by Nadia Ilunga
Babies and Boardrooms
We are a long way down the timeline from our pregnant and barefoot in the kitchen counterparts. Balancing motherhood and thriving careers is the new definition of being a superwoman. The reality is that as a woman our reproductive systems peak over the same time that our careers take off.
Fortunately, being pregnant no longer means that a woman has to hang up her gloves so to speak and trade the laptop in for breast pumps and nappies. On the contrary, as a woman, we are known to be expert multitaskers and during pregnancy, our abilities shine.
It is an impressive feat, one that garners respect from colleagues and fellow moms alike. However, having said that, not everyone is a fan of the working mom motion that has steadily grown in waves across the world. With many going as far as to discriminate against pregnant women in their workforce.
Let that sink in for a minute. There are persons that we rub shoulders with on the daily, be it an employer or a fellow employee, who is not taken in or at least considerate of the immense privilege and miracle that brings new life into the world. Let’s face it, they have the right to be indifferent. Armed with this daunting knowledge and the experience of colleagues who were treated as anomalies during and after their pregnancies, I entered my own pregnancy with my defenses and guards up. I did not want to have to field any unpleasantness that might inevitably be directed at me whilst dealing with my changing body and discomforts associated with growing a human. I knew that if I wanted to navigate pregnancy with some semblance of sanity, I needed to be prepared. I did my homework about my rights as a woman and mother and would like to share these tips with you:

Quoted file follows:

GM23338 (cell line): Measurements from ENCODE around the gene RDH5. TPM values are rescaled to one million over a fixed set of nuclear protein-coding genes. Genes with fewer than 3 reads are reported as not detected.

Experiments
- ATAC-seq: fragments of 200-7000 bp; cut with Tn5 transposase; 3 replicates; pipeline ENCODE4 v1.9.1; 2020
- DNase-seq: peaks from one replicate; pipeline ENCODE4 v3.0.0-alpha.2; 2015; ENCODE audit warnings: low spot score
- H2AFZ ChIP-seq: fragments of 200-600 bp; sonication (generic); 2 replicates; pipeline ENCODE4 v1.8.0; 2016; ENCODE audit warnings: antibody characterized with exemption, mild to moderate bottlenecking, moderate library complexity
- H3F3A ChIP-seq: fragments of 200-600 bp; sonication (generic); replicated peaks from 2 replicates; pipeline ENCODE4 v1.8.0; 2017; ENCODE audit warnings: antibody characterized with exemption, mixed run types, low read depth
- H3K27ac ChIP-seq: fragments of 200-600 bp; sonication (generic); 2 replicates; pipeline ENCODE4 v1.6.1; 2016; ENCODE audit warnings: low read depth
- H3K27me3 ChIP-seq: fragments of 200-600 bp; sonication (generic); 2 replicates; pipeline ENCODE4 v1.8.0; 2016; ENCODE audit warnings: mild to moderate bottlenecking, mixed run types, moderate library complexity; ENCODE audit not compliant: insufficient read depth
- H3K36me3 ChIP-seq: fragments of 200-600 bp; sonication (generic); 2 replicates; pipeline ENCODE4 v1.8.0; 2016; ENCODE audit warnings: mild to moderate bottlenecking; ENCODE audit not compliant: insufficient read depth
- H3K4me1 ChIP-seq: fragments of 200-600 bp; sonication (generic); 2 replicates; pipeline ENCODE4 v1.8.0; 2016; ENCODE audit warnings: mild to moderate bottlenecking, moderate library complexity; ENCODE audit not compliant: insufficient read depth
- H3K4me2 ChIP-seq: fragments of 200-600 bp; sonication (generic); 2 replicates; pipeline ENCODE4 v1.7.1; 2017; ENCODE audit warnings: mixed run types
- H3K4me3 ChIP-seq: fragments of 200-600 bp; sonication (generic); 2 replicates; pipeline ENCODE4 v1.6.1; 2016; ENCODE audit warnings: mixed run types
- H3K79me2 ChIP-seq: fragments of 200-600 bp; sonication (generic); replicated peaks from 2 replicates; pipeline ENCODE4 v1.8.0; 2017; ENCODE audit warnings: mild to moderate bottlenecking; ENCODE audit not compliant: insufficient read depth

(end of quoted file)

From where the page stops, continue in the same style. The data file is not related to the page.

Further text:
“But, in your interview, you said you weren’t planning on having kids.” Yes, I did say that. Two years ago. My husband and I’s plans changed. I was not aware that I had to consult you. Mothers, the law is your friend. According to the South African constitution, women cannot be discriminated against or dismissed based on pregnancy and birth.
According to the Basic Conditions of Employment Act, 1997, employers are required to provide and maintain a work environment that is safe and without risk to the health of employees. This includes risks to the reproductive health of employees. Might I add that this refers to your reproductive health whether you have had or are still planning on having kids. If your employer is not aware of this or feigns ignorance, educate them.
I still had to put up with side-eyes and the odd remarks especially when my morning sickness turned into hyperemesis gravidarum* and I was out the office more often than in, but I made sure that my work was done and this aided in a more-or-less pain-free transition. You cannot lose your job while you are away on maternity leave. Two of my colleagues were coerced into cutting their leave short and coming back to work because “they were needed” and because there was no guarantee that their job would still be available, should they not come back after two months.
It is important to remember that whilst being paid on maternity leave is up to your employers’ discretion, “The employer is obliged to hold the employee’s job open for her to return from a period of maternity leave.”( André Claassen – The Labour Guide) You cannot lose your job whilst you are away, and if you are made to feel that you might, contact the CCMA and get advice.
Pregnancy, like any other life occurrence, requires planning and preparation. Do not leave it to chance that your HR department will do best by you. Dot the I’s and cross the t’s. Refer to your employment contract if need be. Protect yourself and the future of your unborn child by educating yourself on your rights and know that you are joining a throng of millions of mothers who have found a perfect balance between their babies and the boardroom.